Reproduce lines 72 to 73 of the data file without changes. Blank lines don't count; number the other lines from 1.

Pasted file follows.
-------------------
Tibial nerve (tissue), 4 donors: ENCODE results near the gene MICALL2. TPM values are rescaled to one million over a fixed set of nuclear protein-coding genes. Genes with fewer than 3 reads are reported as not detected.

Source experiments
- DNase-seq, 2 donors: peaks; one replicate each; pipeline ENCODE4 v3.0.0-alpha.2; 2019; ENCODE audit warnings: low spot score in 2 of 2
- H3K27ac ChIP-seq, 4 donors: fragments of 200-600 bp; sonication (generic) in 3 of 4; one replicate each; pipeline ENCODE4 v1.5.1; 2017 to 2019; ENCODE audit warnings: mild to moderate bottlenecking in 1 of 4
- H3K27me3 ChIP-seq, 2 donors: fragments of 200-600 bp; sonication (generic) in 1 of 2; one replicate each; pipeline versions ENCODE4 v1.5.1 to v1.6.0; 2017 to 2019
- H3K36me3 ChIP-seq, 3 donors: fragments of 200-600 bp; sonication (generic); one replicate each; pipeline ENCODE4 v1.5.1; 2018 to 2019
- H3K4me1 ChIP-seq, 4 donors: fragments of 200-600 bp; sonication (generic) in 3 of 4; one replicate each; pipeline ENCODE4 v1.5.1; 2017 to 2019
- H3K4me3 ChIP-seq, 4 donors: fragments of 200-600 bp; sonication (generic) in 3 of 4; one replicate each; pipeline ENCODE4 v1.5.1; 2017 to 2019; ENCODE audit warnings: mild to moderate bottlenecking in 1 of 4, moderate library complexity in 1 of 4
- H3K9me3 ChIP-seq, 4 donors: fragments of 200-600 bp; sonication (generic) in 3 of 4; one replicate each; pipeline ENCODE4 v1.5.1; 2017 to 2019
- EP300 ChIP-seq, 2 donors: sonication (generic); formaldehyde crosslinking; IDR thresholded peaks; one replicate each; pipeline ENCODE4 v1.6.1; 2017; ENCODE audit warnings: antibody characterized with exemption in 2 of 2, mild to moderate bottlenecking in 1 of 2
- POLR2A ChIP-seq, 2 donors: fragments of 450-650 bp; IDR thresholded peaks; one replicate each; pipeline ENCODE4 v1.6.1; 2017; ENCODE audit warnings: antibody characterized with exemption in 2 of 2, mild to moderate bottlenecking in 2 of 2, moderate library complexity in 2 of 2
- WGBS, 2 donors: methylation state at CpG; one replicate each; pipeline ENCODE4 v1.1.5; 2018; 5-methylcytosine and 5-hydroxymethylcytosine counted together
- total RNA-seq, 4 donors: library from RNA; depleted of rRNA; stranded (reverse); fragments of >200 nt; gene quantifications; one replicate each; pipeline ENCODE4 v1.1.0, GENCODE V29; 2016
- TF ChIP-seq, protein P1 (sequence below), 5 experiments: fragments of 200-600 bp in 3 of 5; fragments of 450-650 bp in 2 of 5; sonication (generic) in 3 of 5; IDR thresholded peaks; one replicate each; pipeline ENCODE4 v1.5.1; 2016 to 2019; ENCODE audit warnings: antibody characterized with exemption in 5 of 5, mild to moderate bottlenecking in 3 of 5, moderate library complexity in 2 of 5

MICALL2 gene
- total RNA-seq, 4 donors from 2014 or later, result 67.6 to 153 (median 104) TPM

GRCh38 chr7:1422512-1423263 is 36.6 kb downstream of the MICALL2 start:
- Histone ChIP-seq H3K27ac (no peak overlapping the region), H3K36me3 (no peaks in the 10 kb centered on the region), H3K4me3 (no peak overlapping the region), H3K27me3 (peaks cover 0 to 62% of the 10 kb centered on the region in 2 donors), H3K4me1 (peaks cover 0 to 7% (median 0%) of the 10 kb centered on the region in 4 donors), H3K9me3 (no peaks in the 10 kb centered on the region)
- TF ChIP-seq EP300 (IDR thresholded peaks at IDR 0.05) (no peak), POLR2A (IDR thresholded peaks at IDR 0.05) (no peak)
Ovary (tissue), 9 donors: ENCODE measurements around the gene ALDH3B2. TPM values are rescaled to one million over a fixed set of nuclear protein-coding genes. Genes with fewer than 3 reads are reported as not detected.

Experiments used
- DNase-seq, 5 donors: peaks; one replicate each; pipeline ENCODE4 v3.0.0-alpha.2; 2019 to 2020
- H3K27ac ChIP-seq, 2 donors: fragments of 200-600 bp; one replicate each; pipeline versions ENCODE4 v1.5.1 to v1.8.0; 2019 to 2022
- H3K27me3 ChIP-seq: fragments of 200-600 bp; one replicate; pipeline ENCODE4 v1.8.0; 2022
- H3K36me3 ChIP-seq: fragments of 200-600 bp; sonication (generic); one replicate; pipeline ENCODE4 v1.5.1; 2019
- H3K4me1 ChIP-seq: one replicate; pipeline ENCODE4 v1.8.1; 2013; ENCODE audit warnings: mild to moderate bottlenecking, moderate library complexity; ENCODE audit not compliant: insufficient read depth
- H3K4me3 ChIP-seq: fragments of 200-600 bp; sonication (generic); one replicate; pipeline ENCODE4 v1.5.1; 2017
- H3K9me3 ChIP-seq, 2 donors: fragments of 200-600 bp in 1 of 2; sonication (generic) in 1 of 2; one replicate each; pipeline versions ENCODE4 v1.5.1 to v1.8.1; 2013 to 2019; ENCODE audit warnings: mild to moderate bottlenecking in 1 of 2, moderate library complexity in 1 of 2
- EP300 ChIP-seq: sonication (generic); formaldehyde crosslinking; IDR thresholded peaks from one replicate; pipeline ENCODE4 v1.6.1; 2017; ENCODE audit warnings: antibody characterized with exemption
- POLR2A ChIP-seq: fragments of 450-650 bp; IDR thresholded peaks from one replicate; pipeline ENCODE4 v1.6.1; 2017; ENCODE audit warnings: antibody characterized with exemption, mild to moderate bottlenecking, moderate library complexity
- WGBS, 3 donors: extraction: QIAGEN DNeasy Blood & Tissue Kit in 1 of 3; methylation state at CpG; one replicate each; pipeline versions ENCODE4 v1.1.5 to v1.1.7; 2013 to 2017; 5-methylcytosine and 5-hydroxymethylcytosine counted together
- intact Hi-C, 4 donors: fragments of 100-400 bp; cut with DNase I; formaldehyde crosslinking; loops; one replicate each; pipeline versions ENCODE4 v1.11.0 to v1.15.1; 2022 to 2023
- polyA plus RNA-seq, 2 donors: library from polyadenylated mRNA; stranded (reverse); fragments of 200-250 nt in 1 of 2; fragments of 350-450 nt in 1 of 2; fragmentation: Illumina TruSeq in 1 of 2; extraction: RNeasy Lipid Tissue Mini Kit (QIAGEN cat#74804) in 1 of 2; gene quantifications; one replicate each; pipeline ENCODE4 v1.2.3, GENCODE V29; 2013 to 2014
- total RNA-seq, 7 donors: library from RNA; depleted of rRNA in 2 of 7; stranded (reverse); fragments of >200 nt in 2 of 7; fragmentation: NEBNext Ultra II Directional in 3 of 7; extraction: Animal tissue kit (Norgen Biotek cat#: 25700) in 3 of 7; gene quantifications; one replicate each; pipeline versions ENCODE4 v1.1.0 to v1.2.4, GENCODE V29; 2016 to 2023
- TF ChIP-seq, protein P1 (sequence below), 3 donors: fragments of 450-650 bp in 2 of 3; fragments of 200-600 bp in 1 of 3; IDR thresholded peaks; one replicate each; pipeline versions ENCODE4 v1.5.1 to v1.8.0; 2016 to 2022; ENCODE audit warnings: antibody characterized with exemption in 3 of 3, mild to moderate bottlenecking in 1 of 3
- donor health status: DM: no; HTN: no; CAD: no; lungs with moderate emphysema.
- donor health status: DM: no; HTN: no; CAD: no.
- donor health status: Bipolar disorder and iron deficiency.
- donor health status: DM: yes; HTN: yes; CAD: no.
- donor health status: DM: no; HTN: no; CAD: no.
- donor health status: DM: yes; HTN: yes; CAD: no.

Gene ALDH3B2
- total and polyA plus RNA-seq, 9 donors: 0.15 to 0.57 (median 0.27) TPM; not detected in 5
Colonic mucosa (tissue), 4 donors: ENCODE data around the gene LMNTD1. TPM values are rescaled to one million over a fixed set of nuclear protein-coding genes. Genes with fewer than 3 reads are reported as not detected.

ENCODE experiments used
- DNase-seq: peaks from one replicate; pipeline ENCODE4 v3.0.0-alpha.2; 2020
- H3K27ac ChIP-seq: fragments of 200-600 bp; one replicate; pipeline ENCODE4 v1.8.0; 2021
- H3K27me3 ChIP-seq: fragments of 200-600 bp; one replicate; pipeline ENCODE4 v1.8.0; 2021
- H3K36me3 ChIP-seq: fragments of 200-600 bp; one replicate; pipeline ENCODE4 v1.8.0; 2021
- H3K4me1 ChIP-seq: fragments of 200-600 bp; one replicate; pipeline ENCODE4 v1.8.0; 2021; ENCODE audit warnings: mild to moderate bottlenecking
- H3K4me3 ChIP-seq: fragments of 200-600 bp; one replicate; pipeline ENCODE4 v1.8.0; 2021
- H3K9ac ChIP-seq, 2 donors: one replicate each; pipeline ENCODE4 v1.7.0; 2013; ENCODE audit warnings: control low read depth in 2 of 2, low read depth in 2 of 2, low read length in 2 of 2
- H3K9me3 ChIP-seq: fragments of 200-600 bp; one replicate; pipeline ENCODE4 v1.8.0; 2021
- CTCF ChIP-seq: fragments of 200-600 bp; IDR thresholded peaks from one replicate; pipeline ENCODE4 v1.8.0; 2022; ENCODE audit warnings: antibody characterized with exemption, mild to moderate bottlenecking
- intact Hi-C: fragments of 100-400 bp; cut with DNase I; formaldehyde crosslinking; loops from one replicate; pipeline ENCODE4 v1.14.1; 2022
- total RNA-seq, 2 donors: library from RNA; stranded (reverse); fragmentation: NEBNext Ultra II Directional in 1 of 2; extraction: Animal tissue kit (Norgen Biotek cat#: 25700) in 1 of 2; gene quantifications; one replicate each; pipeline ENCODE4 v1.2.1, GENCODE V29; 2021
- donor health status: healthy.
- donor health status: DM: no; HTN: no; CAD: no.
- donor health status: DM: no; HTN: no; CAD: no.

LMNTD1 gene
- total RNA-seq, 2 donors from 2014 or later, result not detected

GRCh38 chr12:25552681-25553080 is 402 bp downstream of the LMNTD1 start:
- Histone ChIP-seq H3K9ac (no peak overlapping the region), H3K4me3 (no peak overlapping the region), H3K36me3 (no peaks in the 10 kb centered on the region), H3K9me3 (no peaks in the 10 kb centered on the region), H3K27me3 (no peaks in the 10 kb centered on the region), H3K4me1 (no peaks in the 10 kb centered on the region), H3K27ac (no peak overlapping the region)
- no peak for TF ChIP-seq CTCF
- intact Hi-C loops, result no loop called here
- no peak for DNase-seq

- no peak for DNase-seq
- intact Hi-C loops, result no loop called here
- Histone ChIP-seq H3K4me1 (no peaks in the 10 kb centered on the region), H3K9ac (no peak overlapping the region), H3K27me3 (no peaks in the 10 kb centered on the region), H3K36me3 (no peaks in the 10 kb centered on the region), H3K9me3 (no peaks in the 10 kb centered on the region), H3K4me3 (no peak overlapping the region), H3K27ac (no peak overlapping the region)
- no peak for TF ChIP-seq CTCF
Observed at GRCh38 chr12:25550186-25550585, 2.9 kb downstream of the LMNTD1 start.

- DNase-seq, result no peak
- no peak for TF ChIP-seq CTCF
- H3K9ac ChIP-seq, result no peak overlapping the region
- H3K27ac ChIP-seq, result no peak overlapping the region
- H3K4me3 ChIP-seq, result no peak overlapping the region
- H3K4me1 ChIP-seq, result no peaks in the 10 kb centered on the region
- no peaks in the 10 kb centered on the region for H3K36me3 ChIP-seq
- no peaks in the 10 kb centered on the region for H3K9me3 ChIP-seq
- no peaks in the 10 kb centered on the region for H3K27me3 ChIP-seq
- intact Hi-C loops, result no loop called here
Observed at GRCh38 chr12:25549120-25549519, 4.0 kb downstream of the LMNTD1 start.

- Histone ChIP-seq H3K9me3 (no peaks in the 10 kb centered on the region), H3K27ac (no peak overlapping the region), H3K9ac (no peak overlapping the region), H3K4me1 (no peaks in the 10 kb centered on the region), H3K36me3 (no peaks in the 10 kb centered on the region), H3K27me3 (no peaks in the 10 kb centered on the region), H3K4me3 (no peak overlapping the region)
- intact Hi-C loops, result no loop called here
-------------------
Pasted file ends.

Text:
- DNase-seq, result no peak
- no peak for TF ChIP-seq CTCF